8-64-bit ints

    >  Also, do you know
    > how they are configured?  If it is a macro, I don't know if you can do
    > too much.  If it is configured at runtime, you would need to use runtime
    > type identification to generate your format strings.


    It's a bit of an odd beast, really. A macro defines the bitedness
    (8/16/32/64). Then we #if/#else a typedef based on that bitedness. The
    code is:

    /* ... 50(!) lines of docs snipped ... */
    #define WHEFS_ID_TYPE_BITS 16

    #if WHEFS_ID_TYPE_BITS == 8
    # define WHEFS_MAGIC_STRING "whefs version 20090109 with 8-bit IDs"
    typedef uint8_t whefs_id_type;
    #elif WHEFS_ID_TYPE_BITS == 16
    /* the most realistic value, IMO. */
    # define WHEFS_MAGIC_STRING "whefs version 20090109 with 16-bit IDs"
    typedef uint16_t whefs_id_type;
    #elif WHEFS_ID_TYPE_BITS == 32
    # define WHEFS_MAGIC_STRING "whefs version 20090109 with 32-bit IDs"
    typedef uint32_t whefs_id_type;
    #elif WHEFS_ID_TYPE_BITS == 64
    # define WHEFS_MAGIC_STRING "whefs version 20090109 with 64-bit IDs"
    typedef uint64_t whefs_id_type;
    #else
    # error "WHEFS_ID_TYPE_BITS must be one of: 16, 32, 64"
    #endif


    i need a macro (i'd prefer an enum value) for WHEFS_ID_TYPE_BITS
    because small parts of the code need to be conditionally compiled
    based on the width of the type. i also must use types of known widths.
    e.g. i can't rely on size_t because it's not the same size on all
    platforms (i found out the hard way). Thus i'm using the <stdint.h>
    uint8_t .. uint64_t. Signed numbers are invalid and of no concern for
    my use case.
     
    Stephan Beal, Jan 11, 2009
    #4
  5. Stephan Beal

    Ian Collins Guest

    Re: Looking for tips for portable printf() specifiers for signedints of varying sizes

    Stephan Beal wrote:
    > On Jan 11, 11:05 pm, Falcon Kirtaran
    > <> wrote:
    >> %llu (and %Lu, which is equivalent when using gnu) aren't standard
    >> because long long unsigned int is not a standard type, if memory serves.

    >
    > i thought long long is C99 standard (but of course not supported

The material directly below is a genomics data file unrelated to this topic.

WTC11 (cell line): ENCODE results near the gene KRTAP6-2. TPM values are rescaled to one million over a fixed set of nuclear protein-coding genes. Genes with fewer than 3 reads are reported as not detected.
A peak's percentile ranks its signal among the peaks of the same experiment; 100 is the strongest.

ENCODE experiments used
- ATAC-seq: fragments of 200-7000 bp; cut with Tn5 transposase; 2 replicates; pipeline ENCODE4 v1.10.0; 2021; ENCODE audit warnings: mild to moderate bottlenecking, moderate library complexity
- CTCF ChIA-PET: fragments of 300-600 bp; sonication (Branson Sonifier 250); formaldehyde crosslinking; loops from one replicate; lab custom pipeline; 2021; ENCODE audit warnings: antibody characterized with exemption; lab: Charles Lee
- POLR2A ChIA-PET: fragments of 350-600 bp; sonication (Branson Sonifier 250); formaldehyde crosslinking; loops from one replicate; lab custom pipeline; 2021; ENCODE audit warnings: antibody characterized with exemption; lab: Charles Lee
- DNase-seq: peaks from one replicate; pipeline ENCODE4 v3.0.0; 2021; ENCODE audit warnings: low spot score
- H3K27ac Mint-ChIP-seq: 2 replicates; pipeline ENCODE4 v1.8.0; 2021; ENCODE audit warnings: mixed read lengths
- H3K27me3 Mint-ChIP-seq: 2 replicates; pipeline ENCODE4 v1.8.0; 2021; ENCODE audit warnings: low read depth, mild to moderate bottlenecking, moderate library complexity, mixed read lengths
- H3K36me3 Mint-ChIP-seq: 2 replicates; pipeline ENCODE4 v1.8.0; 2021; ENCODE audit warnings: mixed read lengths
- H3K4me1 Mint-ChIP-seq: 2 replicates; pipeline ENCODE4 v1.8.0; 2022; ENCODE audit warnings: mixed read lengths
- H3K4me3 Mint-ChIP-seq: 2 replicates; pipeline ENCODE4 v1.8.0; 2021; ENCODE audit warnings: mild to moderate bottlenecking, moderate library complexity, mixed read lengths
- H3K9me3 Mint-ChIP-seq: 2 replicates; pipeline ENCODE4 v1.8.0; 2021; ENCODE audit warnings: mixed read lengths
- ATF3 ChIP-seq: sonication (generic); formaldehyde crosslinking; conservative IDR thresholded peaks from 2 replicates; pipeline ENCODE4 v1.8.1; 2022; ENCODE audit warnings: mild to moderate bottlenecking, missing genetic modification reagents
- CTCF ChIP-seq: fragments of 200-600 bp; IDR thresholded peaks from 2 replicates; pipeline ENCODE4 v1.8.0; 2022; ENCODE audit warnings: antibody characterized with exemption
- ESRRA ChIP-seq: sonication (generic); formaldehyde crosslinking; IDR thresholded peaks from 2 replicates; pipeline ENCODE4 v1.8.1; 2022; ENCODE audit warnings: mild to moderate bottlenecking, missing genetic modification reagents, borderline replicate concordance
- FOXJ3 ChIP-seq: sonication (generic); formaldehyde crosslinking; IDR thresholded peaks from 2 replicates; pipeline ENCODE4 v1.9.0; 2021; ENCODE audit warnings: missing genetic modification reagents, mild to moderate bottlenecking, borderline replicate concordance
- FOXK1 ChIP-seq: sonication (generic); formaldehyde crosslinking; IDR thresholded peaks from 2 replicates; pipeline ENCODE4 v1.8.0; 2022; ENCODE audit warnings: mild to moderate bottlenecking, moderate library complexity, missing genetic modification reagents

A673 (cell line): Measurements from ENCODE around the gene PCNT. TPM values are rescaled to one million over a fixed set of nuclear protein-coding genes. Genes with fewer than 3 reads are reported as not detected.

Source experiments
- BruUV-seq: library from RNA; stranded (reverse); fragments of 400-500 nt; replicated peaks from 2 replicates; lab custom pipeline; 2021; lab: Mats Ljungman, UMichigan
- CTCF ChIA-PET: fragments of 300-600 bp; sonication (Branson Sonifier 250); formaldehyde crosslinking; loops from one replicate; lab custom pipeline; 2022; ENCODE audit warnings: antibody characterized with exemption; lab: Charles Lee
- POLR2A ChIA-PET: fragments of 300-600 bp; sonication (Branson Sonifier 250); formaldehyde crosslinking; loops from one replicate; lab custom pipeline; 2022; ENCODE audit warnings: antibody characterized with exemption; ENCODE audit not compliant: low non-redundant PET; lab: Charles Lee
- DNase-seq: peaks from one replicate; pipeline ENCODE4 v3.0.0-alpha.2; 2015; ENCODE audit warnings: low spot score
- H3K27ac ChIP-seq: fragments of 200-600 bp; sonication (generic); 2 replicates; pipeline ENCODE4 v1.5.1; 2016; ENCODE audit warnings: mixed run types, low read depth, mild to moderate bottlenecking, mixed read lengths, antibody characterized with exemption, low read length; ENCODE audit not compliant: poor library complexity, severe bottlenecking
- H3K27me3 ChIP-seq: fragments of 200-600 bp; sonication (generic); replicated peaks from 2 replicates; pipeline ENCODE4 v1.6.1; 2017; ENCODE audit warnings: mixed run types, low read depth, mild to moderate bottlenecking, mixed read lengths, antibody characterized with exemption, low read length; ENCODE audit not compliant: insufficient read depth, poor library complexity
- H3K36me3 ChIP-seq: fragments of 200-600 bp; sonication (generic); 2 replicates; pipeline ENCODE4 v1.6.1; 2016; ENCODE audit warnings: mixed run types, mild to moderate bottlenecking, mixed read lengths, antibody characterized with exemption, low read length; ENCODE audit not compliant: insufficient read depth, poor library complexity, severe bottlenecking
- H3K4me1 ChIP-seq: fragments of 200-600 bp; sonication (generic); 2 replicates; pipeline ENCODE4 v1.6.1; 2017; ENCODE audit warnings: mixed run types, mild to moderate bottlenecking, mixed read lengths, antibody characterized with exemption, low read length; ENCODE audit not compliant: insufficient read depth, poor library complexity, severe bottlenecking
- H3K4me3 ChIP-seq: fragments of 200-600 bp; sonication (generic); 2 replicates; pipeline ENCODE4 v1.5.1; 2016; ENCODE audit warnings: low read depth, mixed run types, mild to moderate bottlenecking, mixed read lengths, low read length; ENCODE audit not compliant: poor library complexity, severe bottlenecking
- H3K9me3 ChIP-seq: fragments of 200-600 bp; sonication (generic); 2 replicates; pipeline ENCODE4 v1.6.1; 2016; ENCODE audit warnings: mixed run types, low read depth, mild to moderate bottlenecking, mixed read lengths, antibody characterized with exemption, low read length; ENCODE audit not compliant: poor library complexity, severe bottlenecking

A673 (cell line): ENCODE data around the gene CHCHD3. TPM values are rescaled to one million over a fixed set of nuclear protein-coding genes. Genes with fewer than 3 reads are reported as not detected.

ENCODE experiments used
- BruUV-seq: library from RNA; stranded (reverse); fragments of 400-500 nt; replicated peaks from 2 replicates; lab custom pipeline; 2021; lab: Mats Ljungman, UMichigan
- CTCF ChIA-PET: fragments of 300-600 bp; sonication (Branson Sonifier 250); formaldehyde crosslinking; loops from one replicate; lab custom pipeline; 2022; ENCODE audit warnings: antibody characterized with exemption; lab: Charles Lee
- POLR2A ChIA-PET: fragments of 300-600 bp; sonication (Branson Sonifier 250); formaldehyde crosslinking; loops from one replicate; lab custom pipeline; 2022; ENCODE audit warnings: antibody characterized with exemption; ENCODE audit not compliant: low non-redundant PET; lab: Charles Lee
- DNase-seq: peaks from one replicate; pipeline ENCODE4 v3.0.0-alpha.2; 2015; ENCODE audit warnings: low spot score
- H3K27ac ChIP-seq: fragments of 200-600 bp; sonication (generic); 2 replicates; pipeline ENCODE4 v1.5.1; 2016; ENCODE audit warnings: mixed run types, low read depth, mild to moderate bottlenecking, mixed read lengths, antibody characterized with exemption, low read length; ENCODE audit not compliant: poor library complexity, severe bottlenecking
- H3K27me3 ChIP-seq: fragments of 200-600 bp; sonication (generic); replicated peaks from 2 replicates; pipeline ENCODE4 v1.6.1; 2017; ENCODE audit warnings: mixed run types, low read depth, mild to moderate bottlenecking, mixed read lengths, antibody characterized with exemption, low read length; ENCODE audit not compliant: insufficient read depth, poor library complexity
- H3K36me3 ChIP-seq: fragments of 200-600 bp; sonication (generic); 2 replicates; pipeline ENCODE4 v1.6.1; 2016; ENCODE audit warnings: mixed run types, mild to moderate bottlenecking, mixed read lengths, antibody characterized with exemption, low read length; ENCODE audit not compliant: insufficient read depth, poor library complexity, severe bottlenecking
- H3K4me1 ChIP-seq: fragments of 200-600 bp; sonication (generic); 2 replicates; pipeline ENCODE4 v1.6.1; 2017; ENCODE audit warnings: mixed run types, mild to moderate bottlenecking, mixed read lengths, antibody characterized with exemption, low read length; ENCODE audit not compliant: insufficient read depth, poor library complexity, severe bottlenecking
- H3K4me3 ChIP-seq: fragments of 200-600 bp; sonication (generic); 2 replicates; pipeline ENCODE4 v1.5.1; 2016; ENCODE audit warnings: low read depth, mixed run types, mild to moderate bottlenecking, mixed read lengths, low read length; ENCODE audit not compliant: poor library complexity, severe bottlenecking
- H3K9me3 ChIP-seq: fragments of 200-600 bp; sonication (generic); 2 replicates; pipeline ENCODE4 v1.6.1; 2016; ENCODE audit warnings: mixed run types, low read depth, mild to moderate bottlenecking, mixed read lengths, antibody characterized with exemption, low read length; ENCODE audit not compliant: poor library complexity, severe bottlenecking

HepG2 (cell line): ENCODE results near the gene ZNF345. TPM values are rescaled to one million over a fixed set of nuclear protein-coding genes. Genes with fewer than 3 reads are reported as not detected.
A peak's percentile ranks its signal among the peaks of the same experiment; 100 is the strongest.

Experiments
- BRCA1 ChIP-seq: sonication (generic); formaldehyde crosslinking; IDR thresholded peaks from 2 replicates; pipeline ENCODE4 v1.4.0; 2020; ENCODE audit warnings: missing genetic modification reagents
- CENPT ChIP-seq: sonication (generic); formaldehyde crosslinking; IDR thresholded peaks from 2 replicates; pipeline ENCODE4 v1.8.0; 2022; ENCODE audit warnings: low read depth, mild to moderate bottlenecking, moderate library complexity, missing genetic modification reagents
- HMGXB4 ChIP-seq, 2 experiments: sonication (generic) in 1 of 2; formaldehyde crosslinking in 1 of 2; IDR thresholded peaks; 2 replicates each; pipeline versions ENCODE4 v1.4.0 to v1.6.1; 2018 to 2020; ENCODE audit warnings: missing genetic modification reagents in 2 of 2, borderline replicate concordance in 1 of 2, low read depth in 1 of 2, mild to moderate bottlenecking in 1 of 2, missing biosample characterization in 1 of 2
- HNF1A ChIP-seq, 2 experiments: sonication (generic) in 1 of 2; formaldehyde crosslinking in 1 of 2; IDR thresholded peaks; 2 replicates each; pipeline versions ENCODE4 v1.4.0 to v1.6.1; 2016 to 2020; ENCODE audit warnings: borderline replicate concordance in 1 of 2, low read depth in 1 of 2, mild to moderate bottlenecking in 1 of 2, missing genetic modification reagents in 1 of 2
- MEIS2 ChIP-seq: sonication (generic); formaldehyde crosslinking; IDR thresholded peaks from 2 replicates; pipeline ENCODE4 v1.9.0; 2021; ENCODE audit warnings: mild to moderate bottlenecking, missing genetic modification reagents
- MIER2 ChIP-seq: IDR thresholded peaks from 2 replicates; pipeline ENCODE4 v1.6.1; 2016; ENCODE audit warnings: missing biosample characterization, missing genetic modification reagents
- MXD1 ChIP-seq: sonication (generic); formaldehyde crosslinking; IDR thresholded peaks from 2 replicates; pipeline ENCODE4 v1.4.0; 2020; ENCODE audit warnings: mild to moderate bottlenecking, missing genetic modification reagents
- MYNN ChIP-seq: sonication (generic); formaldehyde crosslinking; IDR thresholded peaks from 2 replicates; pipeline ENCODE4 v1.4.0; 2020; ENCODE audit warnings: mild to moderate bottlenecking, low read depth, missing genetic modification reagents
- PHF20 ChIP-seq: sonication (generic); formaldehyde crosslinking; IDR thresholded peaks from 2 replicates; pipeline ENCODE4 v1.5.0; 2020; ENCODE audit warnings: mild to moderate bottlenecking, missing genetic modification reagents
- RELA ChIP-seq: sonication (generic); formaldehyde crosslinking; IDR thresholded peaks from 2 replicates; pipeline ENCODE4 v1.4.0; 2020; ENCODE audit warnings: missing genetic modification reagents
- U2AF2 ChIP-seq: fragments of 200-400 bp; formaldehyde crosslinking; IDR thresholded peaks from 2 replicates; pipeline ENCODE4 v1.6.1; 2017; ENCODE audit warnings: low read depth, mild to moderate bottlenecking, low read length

> everywhere). Doesn't that imply the standardization of unsigned long
    > long as well?
    >

    It does, both long long and unsigned long long are standard.

    > It's a bit of an odd beast, really. A macro defines the bitedness
    > (8/16/32/64). Then we #if/#else a typedef based on that bitedness. The
    > code is:
    >
    > /* ... 50(!) lines of docs snipped ... */
    > #define WHEFS_ID_TYPE_BITS 16
    >
    > #if WHEFS_ID_TYPE_BITS == 8
    > # define WHEFS_MAGIC_STRING "whefs version 20090109 with 8-bit IDs"


    Here would be the pace to define the appropriate (see Harald's post)
    conversion specifier.

    > typedef uint8_t whefs_id_type;


    --
    Ian Collins
     
    Ian Collins, Jan 11, 2009
    #5
  6. Re: Looking for tips for portable printf() specifiers for signedints of varying sizes

    -----BEGIN PGP SIGNED MESSAGE-----
    Hash: SHA1

    Ian Collins wrote:
    > Stephan Beal wrote:
    >> On Jan 11, 11:05 pm, Falcon Kirtaran
    >> <> wrote:
    >>> %llu (and %Lu, which is equivalent when using gnu) aren't standard
    >>> because long long unsigned int is not a standard type, if memory serves.

    >> i thought long long is C99 standard (but of course not supported
    >> everywhere). Doesn't that imply the standardization of unsigned long
    >> long as well?
    >>

    > It does, both long long and unsigned long long are standard.


    Hmm. I most probably stand corrected.

    >